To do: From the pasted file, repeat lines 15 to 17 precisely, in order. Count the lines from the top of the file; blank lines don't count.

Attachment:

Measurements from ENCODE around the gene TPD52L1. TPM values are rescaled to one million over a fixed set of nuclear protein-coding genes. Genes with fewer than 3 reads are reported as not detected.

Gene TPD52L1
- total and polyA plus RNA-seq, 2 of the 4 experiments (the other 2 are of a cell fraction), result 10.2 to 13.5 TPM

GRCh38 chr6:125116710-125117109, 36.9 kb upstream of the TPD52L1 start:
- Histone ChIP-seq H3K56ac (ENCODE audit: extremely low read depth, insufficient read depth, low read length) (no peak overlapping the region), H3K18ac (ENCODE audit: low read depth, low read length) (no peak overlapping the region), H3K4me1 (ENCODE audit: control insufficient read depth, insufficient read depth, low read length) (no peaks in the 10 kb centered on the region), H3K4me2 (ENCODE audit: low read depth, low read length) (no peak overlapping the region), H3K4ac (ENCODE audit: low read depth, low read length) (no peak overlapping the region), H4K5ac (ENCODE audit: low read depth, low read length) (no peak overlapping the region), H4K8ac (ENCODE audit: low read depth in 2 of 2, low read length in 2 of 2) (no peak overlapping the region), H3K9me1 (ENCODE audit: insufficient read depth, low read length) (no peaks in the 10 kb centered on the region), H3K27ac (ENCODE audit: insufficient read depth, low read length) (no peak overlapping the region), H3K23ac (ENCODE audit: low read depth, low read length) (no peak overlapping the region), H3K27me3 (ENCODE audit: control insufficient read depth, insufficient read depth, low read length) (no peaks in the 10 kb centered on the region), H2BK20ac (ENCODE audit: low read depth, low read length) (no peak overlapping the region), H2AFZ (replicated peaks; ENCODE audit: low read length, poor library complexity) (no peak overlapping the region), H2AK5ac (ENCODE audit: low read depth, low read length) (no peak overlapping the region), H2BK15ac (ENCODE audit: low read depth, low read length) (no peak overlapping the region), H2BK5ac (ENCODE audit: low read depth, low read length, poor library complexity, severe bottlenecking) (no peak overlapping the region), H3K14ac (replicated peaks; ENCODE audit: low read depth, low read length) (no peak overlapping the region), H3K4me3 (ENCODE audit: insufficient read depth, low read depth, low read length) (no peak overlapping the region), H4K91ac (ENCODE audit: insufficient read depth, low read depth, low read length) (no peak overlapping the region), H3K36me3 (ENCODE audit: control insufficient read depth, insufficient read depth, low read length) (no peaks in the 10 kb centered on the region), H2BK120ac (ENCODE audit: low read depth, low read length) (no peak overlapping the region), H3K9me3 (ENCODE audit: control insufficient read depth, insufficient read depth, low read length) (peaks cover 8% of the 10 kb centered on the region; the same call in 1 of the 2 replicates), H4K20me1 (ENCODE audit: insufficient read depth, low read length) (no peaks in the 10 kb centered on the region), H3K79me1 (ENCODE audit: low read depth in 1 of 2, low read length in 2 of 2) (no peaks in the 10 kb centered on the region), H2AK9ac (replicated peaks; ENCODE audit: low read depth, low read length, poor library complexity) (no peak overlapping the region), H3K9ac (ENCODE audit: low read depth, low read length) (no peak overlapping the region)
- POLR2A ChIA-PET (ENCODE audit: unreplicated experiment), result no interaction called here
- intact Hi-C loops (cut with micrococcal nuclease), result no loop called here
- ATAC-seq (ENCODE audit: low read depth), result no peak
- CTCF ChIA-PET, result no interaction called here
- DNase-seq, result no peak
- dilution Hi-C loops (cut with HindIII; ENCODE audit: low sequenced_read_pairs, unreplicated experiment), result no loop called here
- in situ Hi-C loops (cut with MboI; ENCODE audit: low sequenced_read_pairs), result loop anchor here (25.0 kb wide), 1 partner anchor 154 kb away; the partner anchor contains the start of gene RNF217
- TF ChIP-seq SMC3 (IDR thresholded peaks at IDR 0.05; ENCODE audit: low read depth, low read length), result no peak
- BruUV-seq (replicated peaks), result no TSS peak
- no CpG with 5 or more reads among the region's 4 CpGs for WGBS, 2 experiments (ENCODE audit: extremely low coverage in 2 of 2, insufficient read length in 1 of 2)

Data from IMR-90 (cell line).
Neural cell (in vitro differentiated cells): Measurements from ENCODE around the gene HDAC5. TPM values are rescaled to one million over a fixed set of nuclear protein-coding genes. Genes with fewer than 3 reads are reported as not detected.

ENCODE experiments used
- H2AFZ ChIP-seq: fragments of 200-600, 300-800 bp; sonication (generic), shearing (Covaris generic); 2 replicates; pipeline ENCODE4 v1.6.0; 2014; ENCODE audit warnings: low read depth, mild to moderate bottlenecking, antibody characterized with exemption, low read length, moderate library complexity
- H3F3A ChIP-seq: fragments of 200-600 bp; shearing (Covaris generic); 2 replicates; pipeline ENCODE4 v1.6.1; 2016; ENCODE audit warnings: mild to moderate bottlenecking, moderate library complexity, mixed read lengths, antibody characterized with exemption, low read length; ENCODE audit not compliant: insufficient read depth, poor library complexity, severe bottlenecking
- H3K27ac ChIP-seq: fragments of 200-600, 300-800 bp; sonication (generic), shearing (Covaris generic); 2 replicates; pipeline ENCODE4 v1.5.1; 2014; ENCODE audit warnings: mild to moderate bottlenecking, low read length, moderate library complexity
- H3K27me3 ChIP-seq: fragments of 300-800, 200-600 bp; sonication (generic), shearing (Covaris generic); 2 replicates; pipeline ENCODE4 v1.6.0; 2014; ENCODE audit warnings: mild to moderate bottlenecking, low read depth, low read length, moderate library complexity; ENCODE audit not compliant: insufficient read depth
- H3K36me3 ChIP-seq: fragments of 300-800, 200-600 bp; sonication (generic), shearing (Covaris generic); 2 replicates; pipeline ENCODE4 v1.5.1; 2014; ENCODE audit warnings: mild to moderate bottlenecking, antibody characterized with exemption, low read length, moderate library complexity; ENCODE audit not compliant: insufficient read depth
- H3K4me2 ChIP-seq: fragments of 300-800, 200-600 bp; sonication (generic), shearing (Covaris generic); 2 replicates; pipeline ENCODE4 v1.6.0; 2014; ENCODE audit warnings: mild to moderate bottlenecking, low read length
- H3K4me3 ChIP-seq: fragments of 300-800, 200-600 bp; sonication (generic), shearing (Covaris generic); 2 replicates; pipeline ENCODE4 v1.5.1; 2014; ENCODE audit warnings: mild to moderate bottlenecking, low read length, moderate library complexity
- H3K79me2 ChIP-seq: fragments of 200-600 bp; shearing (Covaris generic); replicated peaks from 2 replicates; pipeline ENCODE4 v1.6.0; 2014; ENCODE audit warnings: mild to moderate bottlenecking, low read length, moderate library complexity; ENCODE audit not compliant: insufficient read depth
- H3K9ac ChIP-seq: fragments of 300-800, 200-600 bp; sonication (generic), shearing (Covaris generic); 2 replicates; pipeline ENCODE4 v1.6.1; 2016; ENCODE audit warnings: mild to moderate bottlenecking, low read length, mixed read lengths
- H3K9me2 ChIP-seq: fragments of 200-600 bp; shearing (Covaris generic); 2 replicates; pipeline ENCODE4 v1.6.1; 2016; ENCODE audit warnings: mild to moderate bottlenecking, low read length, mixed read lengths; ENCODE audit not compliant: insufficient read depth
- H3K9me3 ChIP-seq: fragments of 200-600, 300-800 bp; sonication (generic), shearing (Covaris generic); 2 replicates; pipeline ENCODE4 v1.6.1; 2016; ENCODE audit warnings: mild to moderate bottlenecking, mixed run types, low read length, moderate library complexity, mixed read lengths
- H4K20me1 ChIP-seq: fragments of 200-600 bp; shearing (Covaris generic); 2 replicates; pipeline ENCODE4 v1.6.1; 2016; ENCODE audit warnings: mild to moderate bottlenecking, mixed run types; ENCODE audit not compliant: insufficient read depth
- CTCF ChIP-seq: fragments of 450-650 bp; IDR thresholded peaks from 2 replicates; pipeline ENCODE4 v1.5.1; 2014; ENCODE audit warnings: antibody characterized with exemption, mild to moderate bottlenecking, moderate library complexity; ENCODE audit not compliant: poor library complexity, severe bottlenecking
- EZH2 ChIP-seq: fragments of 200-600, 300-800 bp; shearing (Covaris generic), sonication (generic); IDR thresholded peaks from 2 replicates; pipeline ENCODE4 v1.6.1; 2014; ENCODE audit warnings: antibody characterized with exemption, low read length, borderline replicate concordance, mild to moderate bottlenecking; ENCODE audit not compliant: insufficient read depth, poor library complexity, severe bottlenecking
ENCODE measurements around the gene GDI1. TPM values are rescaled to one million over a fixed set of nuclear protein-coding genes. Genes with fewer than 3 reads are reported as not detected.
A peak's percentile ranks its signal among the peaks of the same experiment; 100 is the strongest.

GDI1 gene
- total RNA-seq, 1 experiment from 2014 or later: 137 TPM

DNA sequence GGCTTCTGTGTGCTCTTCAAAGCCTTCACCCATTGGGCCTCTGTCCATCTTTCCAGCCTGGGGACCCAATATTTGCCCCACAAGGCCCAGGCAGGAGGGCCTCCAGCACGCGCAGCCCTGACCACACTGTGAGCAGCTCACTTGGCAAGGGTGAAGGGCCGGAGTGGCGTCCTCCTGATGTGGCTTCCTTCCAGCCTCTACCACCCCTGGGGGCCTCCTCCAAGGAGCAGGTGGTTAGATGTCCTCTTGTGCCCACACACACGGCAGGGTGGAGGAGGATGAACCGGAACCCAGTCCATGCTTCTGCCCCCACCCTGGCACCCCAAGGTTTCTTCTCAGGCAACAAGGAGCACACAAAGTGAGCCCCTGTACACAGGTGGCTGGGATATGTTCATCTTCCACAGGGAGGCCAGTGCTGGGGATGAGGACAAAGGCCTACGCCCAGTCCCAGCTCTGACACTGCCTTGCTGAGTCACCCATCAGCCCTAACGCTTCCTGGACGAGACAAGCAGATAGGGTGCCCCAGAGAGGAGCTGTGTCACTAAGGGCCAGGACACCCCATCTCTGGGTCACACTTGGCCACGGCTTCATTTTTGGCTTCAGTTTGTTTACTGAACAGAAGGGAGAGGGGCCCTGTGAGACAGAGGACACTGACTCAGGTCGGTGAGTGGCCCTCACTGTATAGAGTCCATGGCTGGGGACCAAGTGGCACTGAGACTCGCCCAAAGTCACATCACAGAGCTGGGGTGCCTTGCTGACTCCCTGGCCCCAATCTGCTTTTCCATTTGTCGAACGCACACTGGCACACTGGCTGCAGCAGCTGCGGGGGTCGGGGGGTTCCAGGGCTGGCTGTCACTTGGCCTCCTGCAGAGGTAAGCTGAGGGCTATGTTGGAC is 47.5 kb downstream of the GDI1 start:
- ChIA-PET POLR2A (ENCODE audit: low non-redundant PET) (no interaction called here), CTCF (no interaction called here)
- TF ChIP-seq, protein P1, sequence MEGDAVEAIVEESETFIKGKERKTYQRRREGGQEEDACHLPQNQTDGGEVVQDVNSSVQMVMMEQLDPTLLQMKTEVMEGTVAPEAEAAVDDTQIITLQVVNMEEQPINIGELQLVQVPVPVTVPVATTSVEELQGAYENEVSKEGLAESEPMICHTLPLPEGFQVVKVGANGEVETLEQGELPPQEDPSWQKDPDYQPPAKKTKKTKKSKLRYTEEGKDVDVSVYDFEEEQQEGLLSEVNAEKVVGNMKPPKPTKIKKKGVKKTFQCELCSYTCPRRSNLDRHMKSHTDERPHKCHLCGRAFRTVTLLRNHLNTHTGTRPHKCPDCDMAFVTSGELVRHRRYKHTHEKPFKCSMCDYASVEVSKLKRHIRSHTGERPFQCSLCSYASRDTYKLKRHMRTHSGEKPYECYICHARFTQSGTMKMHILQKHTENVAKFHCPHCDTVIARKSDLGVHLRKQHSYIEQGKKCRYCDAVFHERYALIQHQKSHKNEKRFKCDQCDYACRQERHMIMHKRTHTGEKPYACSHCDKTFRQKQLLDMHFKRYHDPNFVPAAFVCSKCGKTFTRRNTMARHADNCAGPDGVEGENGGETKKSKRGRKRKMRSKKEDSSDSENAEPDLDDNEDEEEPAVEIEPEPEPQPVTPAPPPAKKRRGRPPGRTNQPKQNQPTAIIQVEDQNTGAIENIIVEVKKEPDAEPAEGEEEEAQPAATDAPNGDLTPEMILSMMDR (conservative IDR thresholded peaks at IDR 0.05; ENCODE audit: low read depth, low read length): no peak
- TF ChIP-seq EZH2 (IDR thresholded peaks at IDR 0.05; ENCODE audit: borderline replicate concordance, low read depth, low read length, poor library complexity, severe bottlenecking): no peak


- no CpG with 5 or more reads among the region's 4 CpGs for WGBS, 2 experiments (ENCODE audit: extremely low coverage in 2 of 2, insufficient read length in 1 of 2)

Data from IMR-90 (cell line).
Neural cell (in vitro differentiated cells): Measurements from ENCODE around the gene HDAC5. TPM values are rescaled to one million over a fixed set of nuclear protein-coding genes. Genes with fewer than 3 reads are reported as not detected.